Robert Frost was born in San Francisco on March 26, 1874. While still a young boy, Frost's father died and the family moved to Massachusetts. Frost attended Dartmouth College for less than a semester, after which he moved back to Massachusetts to teach and work as a reporter for a local newspaper. Frost returned to college in 1897 to attend Harvard, but he did not graduate. Frost was essentially a self-educated man.
After Harvard, Frost married and sold the farm he had inherited. With the proceeds of the sale, he moved his family to England, where he wrote for ten years without success. His first works were published by a London publisher in 1913.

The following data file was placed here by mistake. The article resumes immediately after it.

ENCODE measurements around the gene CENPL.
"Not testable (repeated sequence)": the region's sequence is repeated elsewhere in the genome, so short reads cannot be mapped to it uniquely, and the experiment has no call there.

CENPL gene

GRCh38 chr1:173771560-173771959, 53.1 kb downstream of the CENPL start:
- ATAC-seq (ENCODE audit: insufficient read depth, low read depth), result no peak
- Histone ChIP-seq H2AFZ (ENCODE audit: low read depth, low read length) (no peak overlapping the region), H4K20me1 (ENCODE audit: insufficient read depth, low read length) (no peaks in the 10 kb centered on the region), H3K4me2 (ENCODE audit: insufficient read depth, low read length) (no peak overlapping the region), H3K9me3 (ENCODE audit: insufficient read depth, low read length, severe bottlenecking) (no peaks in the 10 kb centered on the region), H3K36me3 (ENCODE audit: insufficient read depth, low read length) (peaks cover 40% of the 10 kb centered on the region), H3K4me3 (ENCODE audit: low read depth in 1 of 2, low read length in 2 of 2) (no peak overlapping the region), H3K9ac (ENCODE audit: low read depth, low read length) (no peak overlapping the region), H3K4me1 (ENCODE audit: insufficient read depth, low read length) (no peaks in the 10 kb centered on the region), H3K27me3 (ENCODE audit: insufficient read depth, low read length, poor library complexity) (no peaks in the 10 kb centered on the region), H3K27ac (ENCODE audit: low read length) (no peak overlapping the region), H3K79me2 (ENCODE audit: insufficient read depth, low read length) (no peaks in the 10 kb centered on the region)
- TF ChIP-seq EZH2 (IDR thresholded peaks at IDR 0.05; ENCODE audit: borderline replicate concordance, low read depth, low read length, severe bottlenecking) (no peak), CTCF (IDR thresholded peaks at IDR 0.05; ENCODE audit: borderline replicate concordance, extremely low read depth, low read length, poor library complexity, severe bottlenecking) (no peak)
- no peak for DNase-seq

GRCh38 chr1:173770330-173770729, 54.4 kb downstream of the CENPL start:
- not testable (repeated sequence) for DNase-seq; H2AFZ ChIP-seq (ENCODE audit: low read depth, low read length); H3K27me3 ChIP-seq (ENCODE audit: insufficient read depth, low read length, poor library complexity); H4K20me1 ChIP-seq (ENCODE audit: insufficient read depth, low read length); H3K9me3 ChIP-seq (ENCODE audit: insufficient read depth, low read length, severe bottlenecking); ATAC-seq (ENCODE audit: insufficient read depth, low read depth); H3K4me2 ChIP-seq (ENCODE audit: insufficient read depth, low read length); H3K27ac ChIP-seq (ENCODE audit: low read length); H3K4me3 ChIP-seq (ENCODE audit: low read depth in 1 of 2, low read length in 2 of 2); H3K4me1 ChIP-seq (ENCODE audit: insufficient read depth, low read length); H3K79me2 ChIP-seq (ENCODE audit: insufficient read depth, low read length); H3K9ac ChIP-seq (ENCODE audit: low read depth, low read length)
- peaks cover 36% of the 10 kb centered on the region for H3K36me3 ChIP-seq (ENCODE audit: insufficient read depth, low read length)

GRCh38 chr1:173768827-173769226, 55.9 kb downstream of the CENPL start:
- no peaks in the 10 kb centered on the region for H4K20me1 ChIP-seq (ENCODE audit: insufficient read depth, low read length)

Frost's works, once printed, met immediate acclaim. His collection of poems A Further Range won the Pulitzer Prize in 1937. Though he is sometimes cast as a pastoral poet, Frost was also a fierce intellectual with a decidedly dark view of himself and the world. Frost would use rural settings as a metaphor for his philosophical views. Robert Frost is one of the best-known and most beloved of American poets. He died in Boston on January 29, 1963.